Monday, September 23

Royce concert by Costello relevant, mellow

Artist winds down residence at UCLA with last series of performances

It’s fitting that Elvis Costello and his Imposters pulled
out the impassioned rocker “(What’s So Funny About)
Peace, Love and Understanding” Friday night at Royce Hall, in
Costello’s last series of performances as
Artist-in-Partial-Residence. Like a fifth-year student anchored in
summer school to fulfill his science GE, Costello finally satisfied
the quota he committed to the past year under UCLAlive. But in
typical fashion, he pulled it off with fiery gusto.

Despite the show’s low-key and quietly intense set, the
classic anthem was a song he couldn’t not play to wind down
the night. With drums pounding, six-strings ringing and
multi-instrumental phenomenon Steve Nieve frantically alternating
from grand piano to keyboard to organ, fans filled the aisles and
crammed the front of Royce Hall singing the words Costello crooned
with guttural conviction, really the only way he knows how to

The song was written in the ’70s, but even the worst cynic
could see its relevance that night, even with words that at one
time were more suited for the Woodstock set: “And as I walk
on through troubled times my spirit gets so downhearted
sometimes.” And then the glorious build up: “So where
are the strong and who are the trusted? And where is the
haaaaaarmony? Sweet harmony?”

Excepting perhaps the grooving “Clubland,” it was
the most invigorating moment of the night. The multi-talented
Costello, who treads more musical styles than any angry British man
should, played a predominately slow-tempo set to the seated Royce
crowd. This wasn’t the restless rock star who spontaneously
combusted last year at Ackerman Grand Ballroom with rousing calling
cards like “No Action” and “You Belong to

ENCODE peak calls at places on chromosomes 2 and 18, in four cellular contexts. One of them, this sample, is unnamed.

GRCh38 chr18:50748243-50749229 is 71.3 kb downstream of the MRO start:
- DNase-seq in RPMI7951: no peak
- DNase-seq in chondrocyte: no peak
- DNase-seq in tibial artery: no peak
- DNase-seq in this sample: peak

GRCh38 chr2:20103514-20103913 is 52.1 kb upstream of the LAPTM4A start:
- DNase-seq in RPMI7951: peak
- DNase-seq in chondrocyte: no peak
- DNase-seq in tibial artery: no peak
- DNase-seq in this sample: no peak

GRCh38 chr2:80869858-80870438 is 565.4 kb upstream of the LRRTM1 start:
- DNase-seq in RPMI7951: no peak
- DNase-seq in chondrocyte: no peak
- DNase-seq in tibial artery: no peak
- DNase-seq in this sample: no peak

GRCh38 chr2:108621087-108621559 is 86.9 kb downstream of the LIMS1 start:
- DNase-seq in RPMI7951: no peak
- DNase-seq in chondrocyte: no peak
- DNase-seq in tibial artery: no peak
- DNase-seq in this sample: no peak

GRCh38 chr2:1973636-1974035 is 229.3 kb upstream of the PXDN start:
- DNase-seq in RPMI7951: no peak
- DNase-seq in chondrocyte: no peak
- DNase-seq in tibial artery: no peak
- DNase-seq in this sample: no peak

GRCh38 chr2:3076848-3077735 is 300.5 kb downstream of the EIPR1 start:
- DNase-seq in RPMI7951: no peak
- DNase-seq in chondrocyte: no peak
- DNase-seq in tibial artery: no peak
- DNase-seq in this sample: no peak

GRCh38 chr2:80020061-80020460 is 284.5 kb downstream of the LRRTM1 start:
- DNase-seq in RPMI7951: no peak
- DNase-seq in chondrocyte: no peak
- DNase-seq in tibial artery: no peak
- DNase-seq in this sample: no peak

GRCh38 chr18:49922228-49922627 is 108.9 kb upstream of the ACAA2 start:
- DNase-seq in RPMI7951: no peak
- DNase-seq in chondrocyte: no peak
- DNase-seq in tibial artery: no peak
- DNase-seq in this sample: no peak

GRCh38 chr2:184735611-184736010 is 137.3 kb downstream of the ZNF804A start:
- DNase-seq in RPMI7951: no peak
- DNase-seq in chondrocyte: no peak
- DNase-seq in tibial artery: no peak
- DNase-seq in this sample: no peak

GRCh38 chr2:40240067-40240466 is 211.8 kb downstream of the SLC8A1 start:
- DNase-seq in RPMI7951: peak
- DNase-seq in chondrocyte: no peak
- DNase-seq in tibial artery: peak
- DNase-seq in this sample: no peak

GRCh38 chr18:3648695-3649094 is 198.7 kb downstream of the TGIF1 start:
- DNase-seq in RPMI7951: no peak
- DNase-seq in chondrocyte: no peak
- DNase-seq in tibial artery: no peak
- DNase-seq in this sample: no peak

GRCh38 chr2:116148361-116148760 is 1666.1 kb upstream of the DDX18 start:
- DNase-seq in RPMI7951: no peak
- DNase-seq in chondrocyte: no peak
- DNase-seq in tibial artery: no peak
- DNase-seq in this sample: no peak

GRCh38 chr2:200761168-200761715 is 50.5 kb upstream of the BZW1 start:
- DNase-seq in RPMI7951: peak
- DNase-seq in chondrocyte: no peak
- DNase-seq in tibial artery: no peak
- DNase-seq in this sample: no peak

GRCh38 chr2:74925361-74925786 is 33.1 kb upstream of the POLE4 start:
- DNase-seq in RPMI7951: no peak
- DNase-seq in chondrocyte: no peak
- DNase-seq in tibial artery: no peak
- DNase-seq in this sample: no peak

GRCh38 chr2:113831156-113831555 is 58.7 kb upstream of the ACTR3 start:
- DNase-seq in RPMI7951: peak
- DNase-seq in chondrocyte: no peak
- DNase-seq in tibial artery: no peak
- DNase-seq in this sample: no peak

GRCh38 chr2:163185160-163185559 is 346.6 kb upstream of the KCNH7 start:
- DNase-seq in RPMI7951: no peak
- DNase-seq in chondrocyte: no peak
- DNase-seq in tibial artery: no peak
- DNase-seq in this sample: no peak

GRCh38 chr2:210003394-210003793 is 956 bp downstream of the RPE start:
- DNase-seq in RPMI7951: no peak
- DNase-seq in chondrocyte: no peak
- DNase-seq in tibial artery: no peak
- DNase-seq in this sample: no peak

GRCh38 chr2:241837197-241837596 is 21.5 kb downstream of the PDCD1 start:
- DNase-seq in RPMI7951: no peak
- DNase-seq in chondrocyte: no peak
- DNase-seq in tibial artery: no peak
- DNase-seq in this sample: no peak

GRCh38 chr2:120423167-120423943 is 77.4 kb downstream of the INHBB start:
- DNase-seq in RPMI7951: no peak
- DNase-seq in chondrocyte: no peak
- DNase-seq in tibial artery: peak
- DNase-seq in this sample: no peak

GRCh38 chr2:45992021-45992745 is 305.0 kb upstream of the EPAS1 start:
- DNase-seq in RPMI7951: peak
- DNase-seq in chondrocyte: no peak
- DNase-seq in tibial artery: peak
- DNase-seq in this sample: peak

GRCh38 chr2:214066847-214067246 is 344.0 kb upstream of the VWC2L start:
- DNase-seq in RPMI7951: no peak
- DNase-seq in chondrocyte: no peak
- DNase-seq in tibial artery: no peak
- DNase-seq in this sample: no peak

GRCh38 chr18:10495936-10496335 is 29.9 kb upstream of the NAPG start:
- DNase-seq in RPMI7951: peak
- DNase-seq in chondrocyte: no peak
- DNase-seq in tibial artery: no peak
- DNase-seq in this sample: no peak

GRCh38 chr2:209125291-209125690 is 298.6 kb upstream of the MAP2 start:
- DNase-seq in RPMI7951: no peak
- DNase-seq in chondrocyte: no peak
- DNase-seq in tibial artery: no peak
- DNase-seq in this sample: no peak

Me,” but was the aging elder statesman more attuned to
Bacharach than The Beatles.

But Costello still appeased the fawning masses with slow-burning
masterpieces such as “All this Useless Beauty,”
“I Want to Vanish” and “Shipbuilding.” Even
“Watching the Detectives” was tuned down from its
reggae-tinged edge, giving it a menacingly swaggering flair.

Often railed on for his distant and at times bratty persona,
Costello rarely had a hard time connecting to his most devoted fans
during the show. Take the yearning ballad “Tart,” off
last year’s
I-could-reinvent-myself-again-but-what-fun-would-that-be album,
“When I Was Cruel.” The classic exercise in pop
songcraft had the crowd singing along with Costello with such
earnestness that the man himself stepped away the mic to let his
people shine. “It’s like a choir of angels,” he
said later with a toothy grin.

“When you get to be our age all the years become a
blur,” Costello said after one song. “One minute
you’re Artist-in-Residence, next thing you know Sonic Youth
has taken your place.” That erroneous remark could be taken
several ways: as oblivious, hilarious or charming. During these
troubled times, we at UCLA wouldn’t want, or expect, anything
less of him.

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